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Enterprise resource planning

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ERP software typically integrates all facets of an operation — including product planning, development, manufacturing, sales and marketing — in a single database, application and user interface.

ERP is an Enterprise Application

ERP software is considered to be a type of enterprise application, that is software designed to be used by larger businesses and often requires dedicated teams to customize and analyze the data and to handle upgrades and deployment. In contrast, Small business ERPapplications are lightweight business management software solutions, often customized for a specific business industry or vertical.

Today most organizations implement ERP systems to replace legacy software or to incorporate ERP applications because no system currently exists. In fact, a 2016 study by Panorama Consulting Solutions, LLC., indicates that organizations implement ERP for the following reasons:

  • To replace out-of-date ERP software (49%)
  • To replace homegrown systems (16%)
  • To replace accounting software (15%)
  • To replace other non-ERP systems / had no system (20%)

ERP Software Modules Explained

ERP software typically consists of multiple enterprise software modules that are individually purchased, based on what best meets the specific needs and technical capabilities of the organization. Each ERP module is focused on one area of business processes, such as product development or marketing.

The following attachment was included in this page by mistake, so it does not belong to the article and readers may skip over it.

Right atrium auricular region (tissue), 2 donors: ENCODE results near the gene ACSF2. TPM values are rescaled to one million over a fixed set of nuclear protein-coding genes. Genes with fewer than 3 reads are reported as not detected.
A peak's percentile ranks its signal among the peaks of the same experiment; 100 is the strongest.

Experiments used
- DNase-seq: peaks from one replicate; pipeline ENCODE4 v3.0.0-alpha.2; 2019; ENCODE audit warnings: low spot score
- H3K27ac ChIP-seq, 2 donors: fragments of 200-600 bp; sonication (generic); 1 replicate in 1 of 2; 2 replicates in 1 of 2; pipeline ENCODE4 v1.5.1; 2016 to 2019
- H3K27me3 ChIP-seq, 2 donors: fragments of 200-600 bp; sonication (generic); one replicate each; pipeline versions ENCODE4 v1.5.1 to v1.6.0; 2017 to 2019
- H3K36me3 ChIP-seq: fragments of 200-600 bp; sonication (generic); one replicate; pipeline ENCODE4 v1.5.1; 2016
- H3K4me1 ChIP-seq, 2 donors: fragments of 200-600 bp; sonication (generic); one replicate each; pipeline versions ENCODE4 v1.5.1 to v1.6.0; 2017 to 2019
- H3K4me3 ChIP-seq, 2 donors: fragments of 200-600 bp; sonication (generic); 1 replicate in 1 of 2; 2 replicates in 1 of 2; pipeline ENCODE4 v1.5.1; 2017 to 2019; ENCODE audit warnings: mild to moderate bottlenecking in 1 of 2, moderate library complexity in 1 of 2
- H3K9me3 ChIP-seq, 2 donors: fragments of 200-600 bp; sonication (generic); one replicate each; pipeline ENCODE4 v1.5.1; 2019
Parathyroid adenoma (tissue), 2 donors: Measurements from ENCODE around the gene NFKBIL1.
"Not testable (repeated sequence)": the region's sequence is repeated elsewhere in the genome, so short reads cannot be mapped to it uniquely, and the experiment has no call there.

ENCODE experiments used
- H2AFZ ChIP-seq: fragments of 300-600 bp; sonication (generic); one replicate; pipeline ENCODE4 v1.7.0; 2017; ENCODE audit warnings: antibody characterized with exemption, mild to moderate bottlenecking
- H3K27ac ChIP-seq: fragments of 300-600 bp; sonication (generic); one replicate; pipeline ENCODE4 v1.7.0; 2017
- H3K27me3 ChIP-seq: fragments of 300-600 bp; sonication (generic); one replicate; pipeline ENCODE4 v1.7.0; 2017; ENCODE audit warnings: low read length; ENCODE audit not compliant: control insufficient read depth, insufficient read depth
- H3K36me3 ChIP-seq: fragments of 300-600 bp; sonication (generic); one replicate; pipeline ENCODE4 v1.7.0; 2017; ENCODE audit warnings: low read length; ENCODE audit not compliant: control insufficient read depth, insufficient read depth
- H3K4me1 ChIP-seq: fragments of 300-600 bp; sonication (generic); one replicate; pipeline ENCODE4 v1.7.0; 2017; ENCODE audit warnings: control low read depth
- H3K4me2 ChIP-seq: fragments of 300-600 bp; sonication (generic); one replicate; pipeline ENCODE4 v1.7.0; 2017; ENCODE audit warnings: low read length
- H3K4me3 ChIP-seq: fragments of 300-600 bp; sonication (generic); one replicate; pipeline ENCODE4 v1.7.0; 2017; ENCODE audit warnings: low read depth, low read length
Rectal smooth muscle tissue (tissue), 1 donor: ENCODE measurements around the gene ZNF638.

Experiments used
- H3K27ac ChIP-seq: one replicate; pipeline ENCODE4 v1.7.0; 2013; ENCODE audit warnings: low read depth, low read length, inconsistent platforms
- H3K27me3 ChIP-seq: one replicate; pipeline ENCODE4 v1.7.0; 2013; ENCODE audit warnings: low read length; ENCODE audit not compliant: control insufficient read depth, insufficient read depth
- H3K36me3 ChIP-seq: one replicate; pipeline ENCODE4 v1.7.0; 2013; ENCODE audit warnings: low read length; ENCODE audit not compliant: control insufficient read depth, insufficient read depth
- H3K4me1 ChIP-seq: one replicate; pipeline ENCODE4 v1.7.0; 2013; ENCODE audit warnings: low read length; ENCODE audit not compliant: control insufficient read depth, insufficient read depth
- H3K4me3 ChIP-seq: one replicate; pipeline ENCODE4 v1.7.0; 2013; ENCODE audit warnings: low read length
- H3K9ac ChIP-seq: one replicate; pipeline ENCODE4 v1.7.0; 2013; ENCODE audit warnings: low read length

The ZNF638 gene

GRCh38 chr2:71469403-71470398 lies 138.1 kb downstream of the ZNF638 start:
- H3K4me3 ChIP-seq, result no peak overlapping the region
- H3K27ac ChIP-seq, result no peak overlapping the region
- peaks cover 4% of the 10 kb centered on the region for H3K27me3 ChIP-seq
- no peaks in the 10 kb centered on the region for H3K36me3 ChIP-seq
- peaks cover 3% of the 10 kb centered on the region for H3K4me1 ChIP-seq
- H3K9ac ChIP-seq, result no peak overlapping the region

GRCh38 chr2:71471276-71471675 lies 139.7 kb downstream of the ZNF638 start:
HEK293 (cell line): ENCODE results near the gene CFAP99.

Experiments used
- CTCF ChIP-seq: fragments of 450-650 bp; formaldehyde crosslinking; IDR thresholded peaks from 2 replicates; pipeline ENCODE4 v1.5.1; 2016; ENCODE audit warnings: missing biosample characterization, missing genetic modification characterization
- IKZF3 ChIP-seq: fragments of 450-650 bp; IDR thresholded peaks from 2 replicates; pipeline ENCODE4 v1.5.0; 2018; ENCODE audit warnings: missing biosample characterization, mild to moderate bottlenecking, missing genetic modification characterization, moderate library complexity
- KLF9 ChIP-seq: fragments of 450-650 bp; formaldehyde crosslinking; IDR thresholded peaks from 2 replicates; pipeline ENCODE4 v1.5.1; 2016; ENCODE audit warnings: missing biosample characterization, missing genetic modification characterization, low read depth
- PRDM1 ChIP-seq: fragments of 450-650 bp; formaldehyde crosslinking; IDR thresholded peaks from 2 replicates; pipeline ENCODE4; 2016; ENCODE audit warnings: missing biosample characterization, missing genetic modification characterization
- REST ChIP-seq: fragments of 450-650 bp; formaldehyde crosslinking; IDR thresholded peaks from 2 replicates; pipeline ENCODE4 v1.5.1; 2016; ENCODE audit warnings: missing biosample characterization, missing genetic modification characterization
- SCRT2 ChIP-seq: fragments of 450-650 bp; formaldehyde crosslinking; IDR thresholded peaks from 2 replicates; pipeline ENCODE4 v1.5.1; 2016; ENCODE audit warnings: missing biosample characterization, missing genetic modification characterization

Recommended Reading: The Difference Between CRM and ERP

Some of the most common ERP modules include those for product planning, material purchasing, inventory control, distribution, accounting, marketing, finance and HR. A business will typically use a combination of different modules to manage back-office activities and tasks including the following:

  • Distribution process management
  • Supply chain management
  • Services knowledge base
  • Configure prices
  • Improve accuracy of financial data
  • Facilitate better project planning
  • Automate the employee life-cycle
  • Standardize critical business procedures
  • Reduce redundant tasks
  • Assess business needs
  • Accounting and financial applications
  • Lower purchasing costs
  • Manage human resources and payroll

As the ERP methodology has become more popular, software applications have emerged to help business managers implement ERP in to other business activities and may incorporate modules for CRM and business intelligence, presenting it as a single unified package.

The basic goal of using an enterprise resource planning system is to provide one central repository for all information that is shared by all the various ERP facets to improve the flow of data across the organization.